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SUPPURATION.                          189

zone of furuncles. Bockhart suspended a small portion
of an agar-agar culture in salt-solution, and scratched it
gently into the deeper layers of the skin with his finger-
nail; a furuncle developed. Bumnv injected the coccus
suspended in salt-solution beneath his skin and that of
several other persons, and produced an abscess in every

The Staphylococcus aureus is not only found in the
great majority of furuncles, carbuncles, abscesses, and
other inflammatory diseases of the surface of the body,
but also plays an important role in a number of deeply-
seated diseases of the internal organs. Becker and others
obtained it from the pus of osteomyelitis, demonstrating
that if, after fracturing or crushing a bone, the Staphylo-
coccus was injected into the circulation, osteomyelitis
would result. Numerous bacteriologists have demon-
strated its presence in ulcerative endocarditis. Rodet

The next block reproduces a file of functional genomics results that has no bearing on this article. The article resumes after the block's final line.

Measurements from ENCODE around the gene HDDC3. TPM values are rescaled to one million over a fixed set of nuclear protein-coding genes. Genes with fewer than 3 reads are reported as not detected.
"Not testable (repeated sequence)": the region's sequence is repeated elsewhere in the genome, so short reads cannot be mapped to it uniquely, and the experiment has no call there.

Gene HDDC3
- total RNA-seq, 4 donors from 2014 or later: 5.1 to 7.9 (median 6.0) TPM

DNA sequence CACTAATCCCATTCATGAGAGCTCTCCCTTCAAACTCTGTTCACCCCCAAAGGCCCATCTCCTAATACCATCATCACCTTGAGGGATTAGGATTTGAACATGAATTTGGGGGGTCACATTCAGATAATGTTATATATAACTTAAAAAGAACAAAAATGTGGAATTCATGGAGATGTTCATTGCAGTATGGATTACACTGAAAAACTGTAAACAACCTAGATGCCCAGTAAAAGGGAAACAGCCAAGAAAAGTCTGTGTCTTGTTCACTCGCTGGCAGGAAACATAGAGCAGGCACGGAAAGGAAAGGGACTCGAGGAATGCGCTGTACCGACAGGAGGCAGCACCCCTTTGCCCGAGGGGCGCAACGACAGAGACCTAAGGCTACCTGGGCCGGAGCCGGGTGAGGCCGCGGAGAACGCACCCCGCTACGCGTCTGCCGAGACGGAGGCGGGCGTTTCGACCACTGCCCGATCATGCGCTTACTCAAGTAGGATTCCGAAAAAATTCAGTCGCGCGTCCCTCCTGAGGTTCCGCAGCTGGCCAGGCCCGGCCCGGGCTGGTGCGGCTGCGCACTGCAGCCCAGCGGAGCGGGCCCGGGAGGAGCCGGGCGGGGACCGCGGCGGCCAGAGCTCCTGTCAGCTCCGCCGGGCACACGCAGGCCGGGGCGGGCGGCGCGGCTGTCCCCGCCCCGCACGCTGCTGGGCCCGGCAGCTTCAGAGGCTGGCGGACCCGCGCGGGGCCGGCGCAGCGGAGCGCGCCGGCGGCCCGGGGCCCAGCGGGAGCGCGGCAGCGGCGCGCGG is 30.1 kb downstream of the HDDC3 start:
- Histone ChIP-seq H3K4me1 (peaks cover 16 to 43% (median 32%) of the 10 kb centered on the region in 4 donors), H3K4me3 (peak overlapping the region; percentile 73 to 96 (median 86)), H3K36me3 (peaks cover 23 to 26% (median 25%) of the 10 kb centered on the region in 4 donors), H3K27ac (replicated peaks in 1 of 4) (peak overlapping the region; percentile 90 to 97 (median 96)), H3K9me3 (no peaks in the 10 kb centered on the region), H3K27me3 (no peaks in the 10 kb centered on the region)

has been able to produce osteomyelitis without previ-
ous injury to the bones; Rosenbach was able to produce
ulcerative endocarditis by injecting some of the staphy-
lococci into the circulation in animals whose cardiac
valves had been injured by a sound passed into the
carotid artery ; and Ribbert has shown that the injection
of cultures of the organism may cause the valvular lesion
without the preceding injury.

The Staphylococcus aureus is an easy organism to ob-
tain, and can be secured by plating out a drop of pus in
gelatin or in agar-agar. Such a preparation, however,
generally does not contain the Staphylococcus aureus
alone,, but shows colonies of the Staphylococcus albus as
well. In addition to these two principal forms, one
sometimes discovers an organism identical with the pre-
ceding, except that its growth on agar-agar and potato
is of a brilliant lemon-yellow color, and its pathogeny for
animals much less. This is the Staphylococcus citretts of
Passet. It is not quite so common, and not so patho-
genic as the others, and consequently much less im-